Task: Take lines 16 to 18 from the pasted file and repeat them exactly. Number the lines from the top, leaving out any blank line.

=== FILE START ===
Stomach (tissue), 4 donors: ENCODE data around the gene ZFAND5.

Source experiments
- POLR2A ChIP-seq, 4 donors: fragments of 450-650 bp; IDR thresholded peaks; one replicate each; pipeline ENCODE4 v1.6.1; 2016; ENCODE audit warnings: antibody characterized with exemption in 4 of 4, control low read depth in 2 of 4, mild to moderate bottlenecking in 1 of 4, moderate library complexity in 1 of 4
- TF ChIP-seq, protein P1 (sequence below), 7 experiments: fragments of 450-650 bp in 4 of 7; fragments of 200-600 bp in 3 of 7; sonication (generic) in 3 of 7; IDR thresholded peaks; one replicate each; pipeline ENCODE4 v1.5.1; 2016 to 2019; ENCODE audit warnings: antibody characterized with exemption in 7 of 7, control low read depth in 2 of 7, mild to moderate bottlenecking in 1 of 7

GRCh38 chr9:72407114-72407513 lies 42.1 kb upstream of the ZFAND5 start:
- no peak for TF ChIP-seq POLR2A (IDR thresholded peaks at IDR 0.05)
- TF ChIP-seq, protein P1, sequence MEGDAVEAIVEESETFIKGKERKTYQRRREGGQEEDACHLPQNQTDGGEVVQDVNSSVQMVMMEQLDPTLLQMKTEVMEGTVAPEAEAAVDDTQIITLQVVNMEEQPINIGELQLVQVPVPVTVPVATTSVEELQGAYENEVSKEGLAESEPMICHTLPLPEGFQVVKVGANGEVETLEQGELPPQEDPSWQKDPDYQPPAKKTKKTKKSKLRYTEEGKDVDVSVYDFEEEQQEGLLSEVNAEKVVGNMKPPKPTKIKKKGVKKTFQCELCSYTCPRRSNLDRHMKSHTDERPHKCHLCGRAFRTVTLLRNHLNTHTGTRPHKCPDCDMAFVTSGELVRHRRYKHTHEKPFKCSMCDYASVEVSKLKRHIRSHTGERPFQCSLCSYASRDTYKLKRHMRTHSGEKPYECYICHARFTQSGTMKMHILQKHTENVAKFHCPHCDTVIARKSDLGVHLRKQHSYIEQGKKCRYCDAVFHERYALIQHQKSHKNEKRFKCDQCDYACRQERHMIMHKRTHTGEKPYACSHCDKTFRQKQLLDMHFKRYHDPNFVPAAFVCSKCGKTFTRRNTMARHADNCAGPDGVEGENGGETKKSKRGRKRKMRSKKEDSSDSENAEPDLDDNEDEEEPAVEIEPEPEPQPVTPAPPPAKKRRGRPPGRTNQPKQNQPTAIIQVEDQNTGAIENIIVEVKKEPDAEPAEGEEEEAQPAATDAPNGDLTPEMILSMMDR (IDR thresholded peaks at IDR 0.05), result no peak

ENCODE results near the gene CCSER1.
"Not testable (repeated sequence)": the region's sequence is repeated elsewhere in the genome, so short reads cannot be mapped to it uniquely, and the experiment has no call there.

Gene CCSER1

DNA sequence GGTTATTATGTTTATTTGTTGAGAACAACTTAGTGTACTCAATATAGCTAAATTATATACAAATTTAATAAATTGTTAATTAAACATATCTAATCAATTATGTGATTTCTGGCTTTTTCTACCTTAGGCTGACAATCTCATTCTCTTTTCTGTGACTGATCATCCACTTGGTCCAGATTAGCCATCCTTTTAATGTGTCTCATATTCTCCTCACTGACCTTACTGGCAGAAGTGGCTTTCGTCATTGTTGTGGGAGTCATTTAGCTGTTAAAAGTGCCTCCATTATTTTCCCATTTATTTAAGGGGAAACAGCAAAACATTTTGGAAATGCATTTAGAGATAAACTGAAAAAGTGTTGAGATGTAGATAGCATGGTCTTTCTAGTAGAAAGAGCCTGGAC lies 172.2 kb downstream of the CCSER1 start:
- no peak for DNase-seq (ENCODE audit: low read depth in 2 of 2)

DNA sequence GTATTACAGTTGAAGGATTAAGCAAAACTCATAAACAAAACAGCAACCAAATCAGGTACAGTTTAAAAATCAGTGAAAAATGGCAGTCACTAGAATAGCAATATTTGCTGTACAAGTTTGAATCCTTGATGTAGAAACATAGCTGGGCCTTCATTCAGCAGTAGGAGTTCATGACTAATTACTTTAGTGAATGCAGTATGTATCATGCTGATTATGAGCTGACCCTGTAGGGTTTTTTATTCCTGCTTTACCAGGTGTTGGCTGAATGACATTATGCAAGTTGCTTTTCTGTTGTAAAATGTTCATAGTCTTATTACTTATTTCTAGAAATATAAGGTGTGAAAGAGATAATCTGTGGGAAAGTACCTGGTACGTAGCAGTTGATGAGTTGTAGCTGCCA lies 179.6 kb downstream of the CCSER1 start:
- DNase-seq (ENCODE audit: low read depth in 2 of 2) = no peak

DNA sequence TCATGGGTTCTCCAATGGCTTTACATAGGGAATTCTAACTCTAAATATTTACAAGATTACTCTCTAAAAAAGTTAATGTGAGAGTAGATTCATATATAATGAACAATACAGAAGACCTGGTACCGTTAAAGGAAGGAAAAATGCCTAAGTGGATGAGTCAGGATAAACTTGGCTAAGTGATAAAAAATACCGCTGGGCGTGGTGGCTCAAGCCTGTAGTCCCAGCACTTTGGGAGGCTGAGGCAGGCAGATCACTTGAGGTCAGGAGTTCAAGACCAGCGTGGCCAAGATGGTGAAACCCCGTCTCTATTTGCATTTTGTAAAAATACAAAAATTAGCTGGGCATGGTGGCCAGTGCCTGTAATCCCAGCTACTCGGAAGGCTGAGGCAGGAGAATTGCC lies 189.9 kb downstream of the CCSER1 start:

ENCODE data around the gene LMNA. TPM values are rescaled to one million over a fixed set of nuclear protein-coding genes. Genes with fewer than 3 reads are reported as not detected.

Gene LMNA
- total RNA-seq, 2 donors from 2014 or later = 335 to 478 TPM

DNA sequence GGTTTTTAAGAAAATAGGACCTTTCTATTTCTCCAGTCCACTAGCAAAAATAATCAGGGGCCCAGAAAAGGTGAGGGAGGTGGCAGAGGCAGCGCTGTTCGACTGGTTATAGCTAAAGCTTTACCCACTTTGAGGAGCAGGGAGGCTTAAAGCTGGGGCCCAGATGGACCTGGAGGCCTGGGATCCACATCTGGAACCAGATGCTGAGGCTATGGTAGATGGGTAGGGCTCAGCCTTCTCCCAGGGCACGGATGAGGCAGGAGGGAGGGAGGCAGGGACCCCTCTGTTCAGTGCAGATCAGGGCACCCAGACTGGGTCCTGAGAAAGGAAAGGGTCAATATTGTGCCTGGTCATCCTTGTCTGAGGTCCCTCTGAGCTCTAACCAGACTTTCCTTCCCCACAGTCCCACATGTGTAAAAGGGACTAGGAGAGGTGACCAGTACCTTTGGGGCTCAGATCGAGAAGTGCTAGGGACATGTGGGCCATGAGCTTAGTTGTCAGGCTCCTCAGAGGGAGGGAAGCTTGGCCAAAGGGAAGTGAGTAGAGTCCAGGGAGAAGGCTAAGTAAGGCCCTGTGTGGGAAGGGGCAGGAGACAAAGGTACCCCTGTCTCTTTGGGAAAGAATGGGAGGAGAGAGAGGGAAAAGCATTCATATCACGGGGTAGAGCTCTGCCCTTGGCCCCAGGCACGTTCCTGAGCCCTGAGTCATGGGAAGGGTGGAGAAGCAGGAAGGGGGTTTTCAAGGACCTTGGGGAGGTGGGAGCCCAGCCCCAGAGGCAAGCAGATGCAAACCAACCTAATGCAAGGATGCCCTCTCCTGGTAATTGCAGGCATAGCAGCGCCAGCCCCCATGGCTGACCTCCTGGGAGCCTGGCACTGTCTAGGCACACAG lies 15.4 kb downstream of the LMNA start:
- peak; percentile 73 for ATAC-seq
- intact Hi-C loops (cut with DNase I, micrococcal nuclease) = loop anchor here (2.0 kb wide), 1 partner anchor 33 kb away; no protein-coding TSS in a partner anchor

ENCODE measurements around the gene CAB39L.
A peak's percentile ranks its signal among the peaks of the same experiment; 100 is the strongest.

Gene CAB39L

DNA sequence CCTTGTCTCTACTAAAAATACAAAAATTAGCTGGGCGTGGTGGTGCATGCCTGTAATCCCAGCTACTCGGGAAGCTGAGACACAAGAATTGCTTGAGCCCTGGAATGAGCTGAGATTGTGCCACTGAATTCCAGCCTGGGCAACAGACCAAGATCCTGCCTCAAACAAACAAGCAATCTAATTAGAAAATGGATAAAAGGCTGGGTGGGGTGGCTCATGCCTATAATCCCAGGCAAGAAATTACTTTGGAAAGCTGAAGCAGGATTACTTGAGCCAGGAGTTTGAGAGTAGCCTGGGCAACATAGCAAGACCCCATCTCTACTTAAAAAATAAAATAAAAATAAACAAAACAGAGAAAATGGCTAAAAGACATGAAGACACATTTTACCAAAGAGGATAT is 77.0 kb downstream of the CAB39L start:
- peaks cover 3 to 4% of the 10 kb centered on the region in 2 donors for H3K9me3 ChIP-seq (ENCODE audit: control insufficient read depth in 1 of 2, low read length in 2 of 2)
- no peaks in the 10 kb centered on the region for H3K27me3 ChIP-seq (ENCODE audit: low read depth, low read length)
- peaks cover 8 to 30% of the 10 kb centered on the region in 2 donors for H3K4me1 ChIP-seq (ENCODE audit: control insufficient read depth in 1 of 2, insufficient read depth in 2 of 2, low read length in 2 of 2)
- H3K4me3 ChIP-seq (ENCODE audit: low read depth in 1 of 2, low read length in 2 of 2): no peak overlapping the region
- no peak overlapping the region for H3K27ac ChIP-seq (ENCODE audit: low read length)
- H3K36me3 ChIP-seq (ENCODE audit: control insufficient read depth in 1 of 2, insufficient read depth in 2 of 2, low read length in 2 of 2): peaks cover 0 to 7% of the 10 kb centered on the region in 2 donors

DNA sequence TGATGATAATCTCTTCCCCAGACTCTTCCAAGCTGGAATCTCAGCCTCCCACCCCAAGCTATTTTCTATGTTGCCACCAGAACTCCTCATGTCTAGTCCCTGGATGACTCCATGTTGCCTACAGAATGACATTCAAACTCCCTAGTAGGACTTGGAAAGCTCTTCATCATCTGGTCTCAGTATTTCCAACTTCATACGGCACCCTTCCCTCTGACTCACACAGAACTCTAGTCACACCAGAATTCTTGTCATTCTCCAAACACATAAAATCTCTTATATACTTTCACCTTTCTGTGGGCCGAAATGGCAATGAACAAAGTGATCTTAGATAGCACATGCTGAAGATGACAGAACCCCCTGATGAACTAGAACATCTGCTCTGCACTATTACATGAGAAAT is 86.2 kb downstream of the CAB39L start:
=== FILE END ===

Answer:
ENCODE data around the gene LMNA. TPM values are rescaled to one million over a fixed set of nuclear protein-coding genes. Genes with fewer than 3 reads are reported as not detected.

Gene LMNA
- total RNA-seq, 2 donors from 2014 or later = 335 to 478 TPM